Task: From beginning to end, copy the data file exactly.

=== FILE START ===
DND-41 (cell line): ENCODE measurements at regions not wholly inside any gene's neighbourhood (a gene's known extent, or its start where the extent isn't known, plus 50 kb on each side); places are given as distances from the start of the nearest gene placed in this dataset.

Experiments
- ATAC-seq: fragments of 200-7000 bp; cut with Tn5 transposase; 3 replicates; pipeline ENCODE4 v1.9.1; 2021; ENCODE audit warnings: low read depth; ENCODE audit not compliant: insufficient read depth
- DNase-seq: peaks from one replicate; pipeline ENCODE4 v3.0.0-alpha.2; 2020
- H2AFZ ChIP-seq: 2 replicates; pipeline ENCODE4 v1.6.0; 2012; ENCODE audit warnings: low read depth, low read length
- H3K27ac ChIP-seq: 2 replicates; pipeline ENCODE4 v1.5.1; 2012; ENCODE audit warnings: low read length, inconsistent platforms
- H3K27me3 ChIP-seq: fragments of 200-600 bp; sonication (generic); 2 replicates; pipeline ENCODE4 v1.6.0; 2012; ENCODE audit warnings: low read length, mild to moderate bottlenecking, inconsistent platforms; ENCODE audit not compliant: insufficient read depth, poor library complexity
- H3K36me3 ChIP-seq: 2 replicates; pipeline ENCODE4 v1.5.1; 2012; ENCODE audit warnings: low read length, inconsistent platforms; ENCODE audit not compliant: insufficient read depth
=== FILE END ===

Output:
DND-41 (cell line): ENCODE measurements at regions not wholly inside any gene's neighbourhood (a gene's known extent, or its start where the extent isn't known, plus 50 kb on each side); places are given as distances from the start of the nearest gene placed in this dataset.

Experiments
- ATAC-seq: fragments of 200-7000 bp; cut with Tn5 transposase; 3 replicates; pipeline ENCODE4 v1.9.1; 2021; ENCODE audit warnings: low read depth; ENCODE audit not compliant: insufficient read depth
- DNase-seq: peaks from one replicate; pipeline ENCODE4 v3.0.0-alpha.2; 2020
- H2AFZ ChIP-seq: 2 replicates; pipeline ENCODE4 v1.6.0; 2012; ENCODE audit warnings: low read depth, low read length
- H3K27ac ChIP-seq: 2 replicates; pipeline ENCODE4 v1.5.1; 2012; ENCODE audit warnings: low read length, inconsistent platforms
- H3K27me3 ChIP-seq: fragments of 200-600 bp; sonication (generic); 2 replicates; pipeline ENCODE4 v1.6.0; 2012; ENCODE audit warnings: low read length, mild to moderate bottlenecking, inconsistent platforms; ENCODE audit not compliant: insufficient read depth, poor library complexity
- H3K36me3 ChIP-seq: 2 replicates; pipeline ENCODE4 v1.5.1; 2012; ENCODE audit warnings: low read length, inconsistent platforms; ENCODE audit not compliant: insufficient read depth